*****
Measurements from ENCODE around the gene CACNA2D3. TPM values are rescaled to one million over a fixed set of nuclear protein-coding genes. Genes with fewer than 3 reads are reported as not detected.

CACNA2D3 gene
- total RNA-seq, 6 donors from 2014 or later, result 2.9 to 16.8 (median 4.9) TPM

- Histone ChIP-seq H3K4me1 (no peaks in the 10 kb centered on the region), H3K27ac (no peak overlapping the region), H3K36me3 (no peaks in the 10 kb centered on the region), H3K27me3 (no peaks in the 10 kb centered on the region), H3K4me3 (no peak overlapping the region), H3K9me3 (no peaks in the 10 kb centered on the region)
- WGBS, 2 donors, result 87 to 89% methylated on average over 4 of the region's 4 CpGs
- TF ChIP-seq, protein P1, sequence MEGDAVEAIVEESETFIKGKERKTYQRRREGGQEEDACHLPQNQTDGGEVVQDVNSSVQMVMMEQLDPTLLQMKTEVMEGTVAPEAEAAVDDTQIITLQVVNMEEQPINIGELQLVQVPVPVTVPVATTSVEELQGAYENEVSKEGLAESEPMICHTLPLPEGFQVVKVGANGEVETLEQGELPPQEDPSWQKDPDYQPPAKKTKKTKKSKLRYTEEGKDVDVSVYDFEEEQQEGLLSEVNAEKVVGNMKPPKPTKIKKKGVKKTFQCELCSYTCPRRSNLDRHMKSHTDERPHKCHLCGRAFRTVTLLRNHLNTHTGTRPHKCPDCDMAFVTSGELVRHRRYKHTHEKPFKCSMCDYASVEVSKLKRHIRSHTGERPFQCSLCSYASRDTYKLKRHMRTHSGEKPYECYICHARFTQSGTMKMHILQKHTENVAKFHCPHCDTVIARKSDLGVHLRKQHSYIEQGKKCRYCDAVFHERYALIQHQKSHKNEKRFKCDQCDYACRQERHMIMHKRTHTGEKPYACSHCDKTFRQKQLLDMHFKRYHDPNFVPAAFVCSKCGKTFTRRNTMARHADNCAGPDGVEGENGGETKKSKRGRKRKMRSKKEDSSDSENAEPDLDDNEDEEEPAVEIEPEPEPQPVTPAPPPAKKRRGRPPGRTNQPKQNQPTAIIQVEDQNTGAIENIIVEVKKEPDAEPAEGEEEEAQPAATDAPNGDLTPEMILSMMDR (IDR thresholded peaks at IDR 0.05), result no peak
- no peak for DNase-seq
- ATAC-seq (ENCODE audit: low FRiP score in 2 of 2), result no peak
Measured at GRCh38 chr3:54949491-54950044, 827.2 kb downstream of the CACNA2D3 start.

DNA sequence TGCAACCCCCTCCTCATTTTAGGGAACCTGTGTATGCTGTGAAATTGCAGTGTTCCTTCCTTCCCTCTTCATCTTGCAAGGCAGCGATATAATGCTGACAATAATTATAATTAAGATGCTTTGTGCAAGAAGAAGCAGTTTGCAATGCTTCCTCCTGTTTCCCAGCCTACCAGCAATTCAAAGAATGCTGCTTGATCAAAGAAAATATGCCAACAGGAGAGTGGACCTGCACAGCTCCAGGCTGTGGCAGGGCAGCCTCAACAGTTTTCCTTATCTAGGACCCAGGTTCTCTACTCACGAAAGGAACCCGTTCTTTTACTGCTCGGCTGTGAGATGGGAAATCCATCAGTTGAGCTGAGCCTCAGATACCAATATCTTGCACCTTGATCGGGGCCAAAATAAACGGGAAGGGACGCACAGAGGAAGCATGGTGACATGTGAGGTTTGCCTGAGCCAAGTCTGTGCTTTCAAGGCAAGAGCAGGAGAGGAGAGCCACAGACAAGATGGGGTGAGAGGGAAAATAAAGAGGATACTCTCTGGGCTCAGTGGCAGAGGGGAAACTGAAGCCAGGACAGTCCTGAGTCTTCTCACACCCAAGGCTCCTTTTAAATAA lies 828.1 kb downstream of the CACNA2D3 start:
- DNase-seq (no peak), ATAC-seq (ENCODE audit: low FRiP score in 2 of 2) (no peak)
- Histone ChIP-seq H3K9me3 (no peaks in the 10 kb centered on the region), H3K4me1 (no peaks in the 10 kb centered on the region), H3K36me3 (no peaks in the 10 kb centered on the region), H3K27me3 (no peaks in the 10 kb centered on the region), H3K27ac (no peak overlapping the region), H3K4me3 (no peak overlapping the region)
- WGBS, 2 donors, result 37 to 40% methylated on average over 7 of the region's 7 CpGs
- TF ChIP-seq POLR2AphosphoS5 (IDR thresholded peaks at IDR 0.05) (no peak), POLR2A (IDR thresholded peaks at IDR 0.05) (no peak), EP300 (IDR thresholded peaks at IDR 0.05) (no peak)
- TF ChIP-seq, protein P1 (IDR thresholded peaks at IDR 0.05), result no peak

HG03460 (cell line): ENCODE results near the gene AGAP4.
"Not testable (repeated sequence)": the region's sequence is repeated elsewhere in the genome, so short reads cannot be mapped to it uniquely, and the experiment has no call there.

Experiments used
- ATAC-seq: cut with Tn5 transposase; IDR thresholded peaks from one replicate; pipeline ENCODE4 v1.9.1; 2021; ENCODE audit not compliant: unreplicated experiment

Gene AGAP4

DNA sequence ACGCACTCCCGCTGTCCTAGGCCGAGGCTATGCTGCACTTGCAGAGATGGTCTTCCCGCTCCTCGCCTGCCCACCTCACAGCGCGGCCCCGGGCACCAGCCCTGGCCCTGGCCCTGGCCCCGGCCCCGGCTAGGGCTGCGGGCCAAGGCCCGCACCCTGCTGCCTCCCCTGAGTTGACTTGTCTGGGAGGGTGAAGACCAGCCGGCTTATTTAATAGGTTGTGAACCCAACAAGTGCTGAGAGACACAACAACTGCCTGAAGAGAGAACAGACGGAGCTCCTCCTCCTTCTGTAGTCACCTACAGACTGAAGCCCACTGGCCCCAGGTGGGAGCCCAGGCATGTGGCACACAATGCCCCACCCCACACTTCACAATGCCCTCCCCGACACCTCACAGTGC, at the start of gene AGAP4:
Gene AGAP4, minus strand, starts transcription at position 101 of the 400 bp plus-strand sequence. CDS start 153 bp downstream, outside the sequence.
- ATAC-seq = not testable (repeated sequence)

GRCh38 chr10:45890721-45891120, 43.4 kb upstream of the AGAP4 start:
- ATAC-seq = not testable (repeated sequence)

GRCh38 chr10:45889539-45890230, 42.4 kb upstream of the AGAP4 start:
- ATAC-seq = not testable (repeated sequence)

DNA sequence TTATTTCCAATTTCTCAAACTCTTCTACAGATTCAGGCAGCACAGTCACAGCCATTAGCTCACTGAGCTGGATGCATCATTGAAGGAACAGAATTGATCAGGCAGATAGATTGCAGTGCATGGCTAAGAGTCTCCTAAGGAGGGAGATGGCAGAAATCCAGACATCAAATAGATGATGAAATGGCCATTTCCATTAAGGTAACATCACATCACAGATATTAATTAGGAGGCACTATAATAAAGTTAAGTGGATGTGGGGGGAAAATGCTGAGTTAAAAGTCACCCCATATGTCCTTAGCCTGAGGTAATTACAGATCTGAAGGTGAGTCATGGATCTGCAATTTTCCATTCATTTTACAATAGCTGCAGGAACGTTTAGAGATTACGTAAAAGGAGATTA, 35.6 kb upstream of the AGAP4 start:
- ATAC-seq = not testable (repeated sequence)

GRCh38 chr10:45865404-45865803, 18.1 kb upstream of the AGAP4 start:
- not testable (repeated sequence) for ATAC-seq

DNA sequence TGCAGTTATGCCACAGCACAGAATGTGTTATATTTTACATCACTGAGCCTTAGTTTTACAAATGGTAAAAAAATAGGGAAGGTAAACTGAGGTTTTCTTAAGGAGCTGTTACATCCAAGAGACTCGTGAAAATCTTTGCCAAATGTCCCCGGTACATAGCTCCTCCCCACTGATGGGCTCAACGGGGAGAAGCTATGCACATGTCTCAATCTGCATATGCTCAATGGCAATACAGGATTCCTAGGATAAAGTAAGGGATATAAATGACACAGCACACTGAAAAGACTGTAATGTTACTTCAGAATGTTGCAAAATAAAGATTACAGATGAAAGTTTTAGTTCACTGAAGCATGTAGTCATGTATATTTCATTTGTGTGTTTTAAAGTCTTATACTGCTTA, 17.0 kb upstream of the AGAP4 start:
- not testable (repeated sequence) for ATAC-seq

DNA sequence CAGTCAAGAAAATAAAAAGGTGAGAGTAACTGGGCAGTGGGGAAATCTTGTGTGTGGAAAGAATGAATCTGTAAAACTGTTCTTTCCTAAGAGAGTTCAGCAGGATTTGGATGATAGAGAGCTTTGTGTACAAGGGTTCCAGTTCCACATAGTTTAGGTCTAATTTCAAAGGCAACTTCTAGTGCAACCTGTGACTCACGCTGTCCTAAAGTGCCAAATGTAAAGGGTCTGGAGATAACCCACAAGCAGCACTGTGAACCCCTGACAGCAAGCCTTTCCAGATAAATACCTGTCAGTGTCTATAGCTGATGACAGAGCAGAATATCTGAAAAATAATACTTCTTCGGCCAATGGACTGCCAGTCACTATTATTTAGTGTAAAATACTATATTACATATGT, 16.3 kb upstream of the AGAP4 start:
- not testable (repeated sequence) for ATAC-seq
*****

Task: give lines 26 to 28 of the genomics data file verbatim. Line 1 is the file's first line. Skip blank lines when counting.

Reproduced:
GRCh38 chr10:45889539-45890230, 42.4 kb upstream of the AGAP4 start:
- ATAC-seq = not testable (repeated sequence)

DNA sequence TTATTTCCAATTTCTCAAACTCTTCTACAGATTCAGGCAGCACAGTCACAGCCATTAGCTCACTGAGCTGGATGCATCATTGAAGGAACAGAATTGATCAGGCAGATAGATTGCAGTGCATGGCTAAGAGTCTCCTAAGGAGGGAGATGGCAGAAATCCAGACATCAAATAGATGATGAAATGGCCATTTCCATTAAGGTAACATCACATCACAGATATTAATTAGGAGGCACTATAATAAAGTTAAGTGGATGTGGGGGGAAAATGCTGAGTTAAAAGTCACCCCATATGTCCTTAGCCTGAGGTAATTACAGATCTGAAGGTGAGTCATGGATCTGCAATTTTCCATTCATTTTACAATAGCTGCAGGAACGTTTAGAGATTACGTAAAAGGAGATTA, 35.6 kb upstream of the AGAP4 start: